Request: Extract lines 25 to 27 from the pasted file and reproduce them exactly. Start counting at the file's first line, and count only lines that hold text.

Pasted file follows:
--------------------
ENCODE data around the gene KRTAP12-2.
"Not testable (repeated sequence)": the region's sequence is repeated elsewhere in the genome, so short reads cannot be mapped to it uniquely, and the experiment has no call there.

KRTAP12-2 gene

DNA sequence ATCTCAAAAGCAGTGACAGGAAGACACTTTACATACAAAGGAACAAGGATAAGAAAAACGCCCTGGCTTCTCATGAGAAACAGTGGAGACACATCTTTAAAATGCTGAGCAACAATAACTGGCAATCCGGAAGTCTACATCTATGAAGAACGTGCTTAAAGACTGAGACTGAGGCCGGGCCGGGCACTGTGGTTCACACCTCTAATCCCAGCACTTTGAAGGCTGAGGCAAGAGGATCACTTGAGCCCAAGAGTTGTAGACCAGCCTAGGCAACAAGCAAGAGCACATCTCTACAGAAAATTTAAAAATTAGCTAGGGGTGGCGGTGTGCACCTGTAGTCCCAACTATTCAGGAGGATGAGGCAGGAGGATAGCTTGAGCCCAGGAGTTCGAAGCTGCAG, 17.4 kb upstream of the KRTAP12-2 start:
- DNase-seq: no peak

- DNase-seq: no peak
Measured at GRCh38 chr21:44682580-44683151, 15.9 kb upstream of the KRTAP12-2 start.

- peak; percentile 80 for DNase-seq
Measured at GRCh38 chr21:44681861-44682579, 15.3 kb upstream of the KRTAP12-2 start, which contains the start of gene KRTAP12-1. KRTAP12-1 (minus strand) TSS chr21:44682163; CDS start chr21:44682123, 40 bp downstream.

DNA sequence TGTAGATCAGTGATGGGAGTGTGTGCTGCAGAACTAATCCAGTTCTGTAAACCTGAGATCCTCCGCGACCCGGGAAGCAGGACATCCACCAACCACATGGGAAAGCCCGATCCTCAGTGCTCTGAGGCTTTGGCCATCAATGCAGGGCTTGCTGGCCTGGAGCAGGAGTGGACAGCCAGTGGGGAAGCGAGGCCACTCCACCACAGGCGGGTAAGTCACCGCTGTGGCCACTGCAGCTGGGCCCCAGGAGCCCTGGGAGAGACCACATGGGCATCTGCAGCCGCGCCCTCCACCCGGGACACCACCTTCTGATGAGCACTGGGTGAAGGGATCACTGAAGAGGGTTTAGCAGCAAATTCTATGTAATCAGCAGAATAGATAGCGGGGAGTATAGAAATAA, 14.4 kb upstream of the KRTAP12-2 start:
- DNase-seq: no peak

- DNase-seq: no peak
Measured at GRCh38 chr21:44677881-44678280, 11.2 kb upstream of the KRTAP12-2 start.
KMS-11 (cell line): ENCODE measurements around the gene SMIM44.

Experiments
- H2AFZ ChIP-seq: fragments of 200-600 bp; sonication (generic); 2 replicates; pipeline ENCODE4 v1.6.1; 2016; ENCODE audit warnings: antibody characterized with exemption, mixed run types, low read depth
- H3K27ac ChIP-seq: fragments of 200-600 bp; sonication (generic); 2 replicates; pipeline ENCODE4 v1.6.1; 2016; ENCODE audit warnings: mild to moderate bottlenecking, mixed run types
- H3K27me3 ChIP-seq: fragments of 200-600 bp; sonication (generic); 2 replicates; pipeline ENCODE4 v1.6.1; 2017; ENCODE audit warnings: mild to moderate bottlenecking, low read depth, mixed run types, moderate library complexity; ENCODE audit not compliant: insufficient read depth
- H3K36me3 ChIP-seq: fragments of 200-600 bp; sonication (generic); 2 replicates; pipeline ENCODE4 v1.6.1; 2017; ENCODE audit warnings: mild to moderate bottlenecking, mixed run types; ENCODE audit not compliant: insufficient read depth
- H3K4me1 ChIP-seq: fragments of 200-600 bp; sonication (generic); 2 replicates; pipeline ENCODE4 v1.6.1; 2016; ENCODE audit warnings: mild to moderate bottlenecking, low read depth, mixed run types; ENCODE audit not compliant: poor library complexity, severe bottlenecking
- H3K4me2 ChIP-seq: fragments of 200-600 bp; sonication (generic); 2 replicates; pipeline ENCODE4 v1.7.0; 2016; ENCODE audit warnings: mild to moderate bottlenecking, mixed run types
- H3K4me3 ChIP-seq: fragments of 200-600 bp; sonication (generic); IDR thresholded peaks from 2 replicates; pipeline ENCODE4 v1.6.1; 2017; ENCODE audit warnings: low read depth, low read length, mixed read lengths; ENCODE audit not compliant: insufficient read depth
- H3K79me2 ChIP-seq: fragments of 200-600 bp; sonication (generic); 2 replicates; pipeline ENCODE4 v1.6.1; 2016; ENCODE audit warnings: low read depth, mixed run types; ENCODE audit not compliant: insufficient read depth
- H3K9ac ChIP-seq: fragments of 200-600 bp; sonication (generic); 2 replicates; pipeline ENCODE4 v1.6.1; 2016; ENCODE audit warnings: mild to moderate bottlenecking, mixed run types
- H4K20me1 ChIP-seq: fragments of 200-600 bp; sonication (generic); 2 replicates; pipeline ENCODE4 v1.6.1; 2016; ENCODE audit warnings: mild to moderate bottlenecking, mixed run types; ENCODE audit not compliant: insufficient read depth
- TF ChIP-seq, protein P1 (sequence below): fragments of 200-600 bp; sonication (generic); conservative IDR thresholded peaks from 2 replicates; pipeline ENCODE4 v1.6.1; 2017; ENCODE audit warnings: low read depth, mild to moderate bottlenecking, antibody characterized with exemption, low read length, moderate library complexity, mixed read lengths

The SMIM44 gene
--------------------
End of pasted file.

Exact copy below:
- H4K20me1 ChIP-seq: fragments of 200-600 bp; sonication (generic); 2 replicates; pipeline ENCODE4 v1.6.1; 2016; ENCODE audit warnings: mild to moderate bottlenecking, mixed run types; ENCODE audit not compliant: insufficient read depth
- TF ChIP-seq, protein P1 (sequence below): fragments of 200-600 bp; sonication (generic); conservative IDR thresholded peaks from 2 replicates; pipeline ENCODE4 v1.6.1; 2017; ENCODE audit warnings: low read depth, mild to moderate bottlenecking, antibody characterized with exemption, low read length, moderate library complexity, mixed read lengths

The SMIM44 gene